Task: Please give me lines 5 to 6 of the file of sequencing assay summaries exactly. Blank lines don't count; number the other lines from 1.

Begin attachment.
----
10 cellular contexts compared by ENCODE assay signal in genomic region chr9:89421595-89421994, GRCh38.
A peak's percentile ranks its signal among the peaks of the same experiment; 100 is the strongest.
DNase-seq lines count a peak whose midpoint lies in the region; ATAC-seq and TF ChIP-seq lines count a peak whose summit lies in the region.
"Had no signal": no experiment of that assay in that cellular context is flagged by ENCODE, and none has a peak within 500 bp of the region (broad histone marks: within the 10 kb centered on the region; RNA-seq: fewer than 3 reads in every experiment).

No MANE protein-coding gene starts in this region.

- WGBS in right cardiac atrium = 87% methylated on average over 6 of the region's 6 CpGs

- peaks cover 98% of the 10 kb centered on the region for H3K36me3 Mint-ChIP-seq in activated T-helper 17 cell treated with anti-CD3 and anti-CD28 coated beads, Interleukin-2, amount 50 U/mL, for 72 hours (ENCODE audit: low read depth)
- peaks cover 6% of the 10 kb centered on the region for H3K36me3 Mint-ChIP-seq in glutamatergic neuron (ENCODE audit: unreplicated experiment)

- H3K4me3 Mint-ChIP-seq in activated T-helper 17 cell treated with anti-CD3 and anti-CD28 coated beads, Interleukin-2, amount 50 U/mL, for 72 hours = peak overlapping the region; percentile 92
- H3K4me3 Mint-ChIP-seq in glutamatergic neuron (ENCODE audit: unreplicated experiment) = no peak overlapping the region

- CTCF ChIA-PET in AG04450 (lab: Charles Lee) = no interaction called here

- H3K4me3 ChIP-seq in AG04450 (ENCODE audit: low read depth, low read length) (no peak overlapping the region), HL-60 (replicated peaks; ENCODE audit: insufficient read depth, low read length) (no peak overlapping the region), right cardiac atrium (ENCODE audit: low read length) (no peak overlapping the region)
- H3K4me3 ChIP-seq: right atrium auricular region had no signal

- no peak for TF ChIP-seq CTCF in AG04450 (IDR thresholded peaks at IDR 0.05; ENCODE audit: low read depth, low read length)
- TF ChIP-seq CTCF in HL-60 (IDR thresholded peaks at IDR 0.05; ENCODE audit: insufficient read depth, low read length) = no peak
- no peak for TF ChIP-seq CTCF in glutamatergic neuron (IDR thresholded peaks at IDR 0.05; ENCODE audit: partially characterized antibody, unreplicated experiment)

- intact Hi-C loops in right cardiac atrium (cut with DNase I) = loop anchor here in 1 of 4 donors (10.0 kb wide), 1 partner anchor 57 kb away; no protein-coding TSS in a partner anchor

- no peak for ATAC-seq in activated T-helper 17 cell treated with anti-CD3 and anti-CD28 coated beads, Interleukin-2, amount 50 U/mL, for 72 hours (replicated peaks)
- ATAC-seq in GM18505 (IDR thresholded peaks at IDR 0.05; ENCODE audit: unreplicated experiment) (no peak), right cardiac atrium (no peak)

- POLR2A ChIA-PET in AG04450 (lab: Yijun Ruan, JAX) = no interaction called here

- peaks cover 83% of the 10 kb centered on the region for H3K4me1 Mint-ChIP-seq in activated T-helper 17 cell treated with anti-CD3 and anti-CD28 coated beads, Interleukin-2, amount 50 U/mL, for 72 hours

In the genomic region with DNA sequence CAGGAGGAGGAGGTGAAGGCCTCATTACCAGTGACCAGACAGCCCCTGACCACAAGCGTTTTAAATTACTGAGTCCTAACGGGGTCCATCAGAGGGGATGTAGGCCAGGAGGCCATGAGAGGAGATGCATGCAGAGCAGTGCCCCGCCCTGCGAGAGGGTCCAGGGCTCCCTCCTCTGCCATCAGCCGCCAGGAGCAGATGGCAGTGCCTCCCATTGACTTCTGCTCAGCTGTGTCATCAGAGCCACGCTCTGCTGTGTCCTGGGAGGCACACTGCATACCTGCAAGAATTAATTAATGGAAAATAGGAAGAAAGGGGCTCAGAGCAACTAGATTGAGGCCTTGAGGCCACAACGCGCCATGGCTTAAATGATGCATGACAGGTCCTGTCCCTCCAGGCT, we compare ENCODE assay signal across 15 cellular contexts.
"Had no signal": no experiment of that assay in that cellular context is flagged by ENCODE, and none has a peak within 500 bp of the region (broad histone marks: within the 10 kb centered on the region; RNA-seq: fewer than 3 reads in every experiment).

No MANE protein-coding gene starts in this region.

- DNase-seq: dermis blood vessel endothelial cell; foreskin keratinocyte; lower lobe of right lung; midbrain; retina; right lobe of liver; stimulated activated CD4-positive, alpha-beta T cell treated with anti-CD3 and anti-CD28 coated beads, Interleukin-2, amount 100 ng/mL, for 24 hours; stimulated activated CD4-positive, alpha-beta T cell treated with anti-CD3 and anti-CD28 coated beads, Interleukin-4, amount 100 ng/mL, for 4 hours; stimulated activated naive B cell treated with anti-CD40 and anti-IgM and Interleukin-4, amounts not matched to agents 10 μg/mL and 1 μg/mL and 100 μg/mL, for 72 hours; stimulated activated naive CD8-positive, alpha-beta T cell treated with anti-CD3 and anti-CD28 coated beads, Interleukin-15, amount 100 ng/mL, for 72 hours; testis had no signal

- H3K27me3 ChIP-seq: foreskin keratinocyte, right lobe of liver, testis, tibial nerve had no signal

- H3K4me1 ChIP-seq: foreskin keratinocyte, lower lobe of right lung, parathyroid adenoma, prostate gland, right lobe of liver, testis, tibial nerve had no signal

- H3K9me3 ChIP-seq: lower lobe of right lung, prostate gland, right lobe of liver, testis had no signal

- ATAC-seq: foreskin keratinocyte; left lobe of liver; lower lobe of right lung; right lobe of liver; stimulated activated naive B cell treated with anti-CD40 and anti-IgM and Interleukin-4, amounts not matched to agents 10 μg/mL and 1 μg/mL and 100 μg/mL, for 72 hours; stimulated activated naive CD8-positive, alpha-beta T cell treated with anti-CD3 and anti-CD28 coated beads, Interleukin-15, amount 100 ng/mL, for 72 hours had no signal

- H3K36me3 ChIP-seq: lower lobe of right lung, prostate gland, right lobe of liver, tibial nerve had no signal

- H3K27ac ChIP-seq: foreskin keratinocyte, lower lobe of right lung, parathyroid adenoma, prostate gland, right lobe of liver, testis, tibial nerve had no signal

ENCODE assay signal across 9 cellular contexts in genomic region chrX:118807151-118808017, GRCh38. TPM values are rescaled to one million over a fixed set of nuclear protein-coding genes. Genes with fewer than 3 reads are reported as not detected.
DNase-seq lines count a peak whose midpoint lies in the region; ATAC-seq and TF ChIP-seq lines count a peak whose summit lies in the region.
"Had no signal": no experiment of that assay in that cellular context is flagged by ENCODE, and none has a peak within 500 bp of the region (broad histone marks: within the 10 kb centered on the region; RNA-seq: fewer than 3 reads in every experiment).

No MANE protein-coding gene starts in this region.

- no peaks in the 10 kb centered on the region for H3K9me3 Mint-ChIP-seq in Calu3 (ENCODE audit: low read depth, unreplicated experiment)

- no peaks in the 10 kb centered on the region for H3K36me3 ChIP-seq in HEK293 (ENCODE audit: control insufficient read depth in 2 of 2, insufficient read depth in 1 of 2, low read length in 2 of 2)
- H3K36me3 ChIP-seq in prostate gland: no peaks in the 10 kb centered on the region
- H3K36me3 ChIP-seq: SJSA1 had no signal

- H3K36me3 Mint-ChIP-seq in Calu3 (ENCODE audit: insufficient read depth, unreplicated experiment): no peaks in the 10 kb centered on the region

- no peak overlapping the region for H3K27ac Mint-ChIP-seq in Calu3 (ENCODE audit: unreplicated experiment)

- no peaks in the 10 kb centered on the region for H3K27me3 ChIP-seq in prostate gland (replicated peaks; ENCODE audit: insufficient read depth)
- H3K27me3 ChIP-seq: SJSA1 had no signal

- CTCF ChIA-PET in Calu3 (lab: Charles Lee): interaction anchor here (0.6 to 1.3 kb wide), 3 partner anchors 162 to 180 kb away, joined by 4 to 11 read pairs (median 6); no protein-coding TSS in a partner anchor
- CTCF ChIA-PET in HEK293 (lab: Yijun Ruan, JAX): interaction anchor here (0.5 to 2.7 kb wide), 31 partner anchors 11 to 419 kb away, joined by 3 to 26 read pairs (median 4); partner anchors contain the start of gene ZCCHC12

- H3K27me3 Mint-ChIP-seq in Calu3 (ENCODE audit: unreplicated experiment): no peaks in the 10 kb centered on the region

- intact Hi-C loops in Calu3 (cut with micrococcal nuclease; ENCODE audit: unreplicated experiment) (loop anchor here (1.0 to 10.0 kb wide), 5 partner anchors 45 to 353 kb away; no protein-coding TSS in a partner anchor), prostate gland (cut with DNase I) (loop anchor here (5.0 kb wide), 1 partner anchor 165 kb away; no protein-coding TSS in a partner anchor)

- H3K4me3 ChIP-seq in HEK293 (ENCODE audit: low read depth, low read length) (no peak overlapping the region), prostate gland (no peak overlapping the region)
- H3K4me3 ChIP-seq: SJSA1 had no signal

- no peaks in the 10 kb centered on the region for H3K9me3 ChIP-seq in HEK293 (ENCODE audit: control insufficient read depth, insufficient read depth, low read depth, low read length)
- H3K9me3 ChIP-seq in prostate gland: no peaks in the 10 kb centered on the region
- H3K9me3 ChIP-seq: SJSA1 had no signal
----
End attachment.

No MANE protein-coding gene starts in this region.

- WGBS in right cardiac atrium = 87% methylated on average over 6 of the region's 6 CpGs